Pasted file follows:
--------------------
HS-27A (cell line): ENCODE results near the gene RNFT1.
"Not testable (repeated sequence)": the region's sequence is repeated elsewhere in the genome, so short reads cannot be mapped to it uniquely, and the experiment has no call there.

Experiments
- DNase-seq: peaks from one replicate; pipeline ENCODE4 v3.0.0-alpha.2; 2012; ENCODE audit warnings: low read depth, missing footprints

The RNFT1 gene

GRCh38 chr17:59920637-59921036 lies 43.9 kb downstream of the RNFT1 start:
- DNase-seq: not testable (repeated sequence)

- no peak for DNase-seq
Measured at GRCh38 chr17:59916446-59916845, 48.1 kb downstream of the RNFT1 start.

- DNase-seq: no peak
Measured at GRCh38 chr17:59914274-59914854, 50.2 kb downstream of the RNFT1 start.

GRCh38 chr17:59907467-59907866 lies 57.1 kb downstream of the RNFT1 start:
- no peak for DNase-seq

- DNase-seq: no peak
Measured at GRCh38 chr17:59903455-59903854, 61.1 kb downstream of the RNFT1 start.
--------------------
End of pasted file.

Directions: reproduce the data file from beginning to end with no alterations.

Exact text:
HS-27A (cell line): ENCODE results near the gene RNFT1.
"Not testable (repeated sequence)": the region's sequence is repeated elsewhere in the genome, so short reads cannot be mapped to it uniquely, and the experiment has no call there.

Experiments
- DNase-seq: peaks from one replicate; pipeline ENCODE4 v3.0.0-alpha.2; 2012; ENCODE audit warnings: low read depth, missing footprints

The RNFT1 gene

GRCh38 chr17:59920637-59921036 lies 43.9 kb downstream of the RNFT1 start:
- DNase-seq: not testable (repeated sequence)

- no peak for DNase-seq
Measured at GRCh38 chr17:59916446-59916845, 48.1 kb downstream of the RNFT1 start.

- DNase-seq: no peak
Measured at GRCh38 chr17:59914274-59914854, 50.2 kb downstream of the RNFT1 start.

GRCh38 chr17:59907467-59907866 lies 57.1 kb downstream of the RNFT1 start:
- no peak for DNase-seq

- DNase-seq: no peak
Measured at GRCh38 chr17:59903455-59903854, 61.1 kb downstream of the RNFT1 start.